Stephen McRobbie, whose group The Pastels record for Domino, and who runs the splinter label Geographic Music with Bell, suggests that Domino’s success can be credited to the family feeling engendered between Bell and his acts.
“Most of what Domino is comes down to Laurence, and he is a person with a fantastically optimistic, bright outlook. He communicates this tremendous sense of enthusiasm. The groups on the label love Laurence and love Domino. For instance, Franz Ferdinand on their bass drum always have a Domino logo. It’s not that common for groups to be publicising their record label like that.”
McRobbie also suggests that the music industry has become less predictable in recent months. “It’s very difficult for major labels to understand what’s going on, and they never really understood the whole downloading phenomenon.
“Things have gone really out of control, and it has suited labels like Domino that are smaller and can react much quicker. Domino’s much closer to what’s going on. They’ve got people on the ground who’ll get out to see groups, and they don’t seem ridiculous like A&R people do from major labels - and they do still seem ridiculous.”
McRobbie recalls meeting Bell a few months ago in Glasgow. “We were having a coffee, and he said ‘I’ve signed this group. They’re going to be huge. It’s going to be much bigger than Franz Ferdinand.’” That group was Arctic Monkeys. “He knew it was going to happen. He’s always had this real belief, and he has a level of intensity that he brings to releasing an Arctic Records or a Movietone record. It’s really the same intensity and love.”
There are obvious parallels between Domino and Alan McGee’s Creation Records, an independent that enjoyed phenomenal success with Oasis and – to a lesser degree – Primal Scream. The notion of a label run by a visionary maverick stretches back further, to Glasgow’s Postcard (hosted by Velvet Underground fan Alan Horne) or Edinburgh’s Fast Product, run by Bob Last, which gave the world the Human League and the Gang of Four.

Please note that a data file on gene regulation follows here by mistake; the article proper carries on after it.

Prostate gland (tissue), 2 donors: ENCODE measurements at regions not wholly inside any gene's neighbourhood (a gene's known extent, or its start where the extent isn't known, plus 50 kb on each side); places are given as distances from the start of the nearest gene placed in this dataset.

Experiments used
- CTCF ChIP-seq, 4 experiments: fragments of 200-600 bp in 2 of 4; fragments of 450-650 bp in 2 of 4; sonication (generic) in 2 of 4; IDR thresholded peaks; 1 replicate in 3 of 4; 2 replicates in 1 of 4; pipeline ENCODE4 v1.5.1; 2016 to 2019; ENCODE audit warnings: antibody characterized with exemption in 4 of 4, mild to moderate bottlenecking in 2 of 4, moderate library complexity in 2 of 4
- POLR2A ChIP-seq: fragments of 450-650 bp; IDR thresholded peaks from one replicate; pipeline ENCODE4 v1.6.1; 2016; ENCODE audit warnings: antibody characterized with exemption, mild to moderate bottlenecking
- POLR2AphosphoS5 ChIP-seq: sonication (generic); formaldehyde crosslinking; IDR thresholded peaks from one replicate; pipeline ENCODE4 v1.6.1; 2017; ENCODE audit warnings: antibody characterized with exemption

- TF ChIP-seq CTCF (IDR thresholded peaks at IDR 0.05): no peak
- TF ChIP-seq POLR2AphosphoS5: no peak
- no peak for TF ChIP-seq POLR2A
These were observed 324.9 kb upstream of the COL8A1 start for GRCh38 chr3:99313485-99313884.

“Those labels probably have something in common in that one person triggered each of these things,” McRobbie says. “I know that Laurence’s ego is much smaller than either Alan McGee or Alan Horne’s. He’s got this tremendous love for the music and he believes in the artists. He’s a very different type of person.”
Before Domino, Bell worked for Fire Records, which had taken on his imprint Roughneck Records (most notable for releasing the Lemonheads’ single Different Drum). “Then he was just an enthusiastic kid,” McRobbie recalls. “He’s got that power to understand what will sell a lot, but he’s passed on lots of things that he just didn’t feel very strongly about that have gone on to sell a lot, and it’s quite hard to pass that by at times.”
With the Arctic Monkeys success, Domino moves into a new phase, with new temptations. “It’s been funny to see him on News 24 waving his arms around,” says McRobbie. Previously, when the label enjoyed unexpected success – when Elliott Smith’s songs appeared on the soundtrack to Good Will Hunting, for example – Bell talked about the dangers of expanding too quickly, and then having to lay-off staff as normality returned.
The response of the more conventional music business is to imitate – so we may confidently expect bands to be clumsily marketed via advance downloading – and when that fails, to wave the cheque book. There are frequent rumours that major labels are circling to buy Domino, though it isn’t clear why Bell would want to part with his company so soon after demonstrating that good taste and honest enthusiasm can trump hype.
(Commissioned by The Independent in February 2006)
(Commissioned by The Independent in February 2006)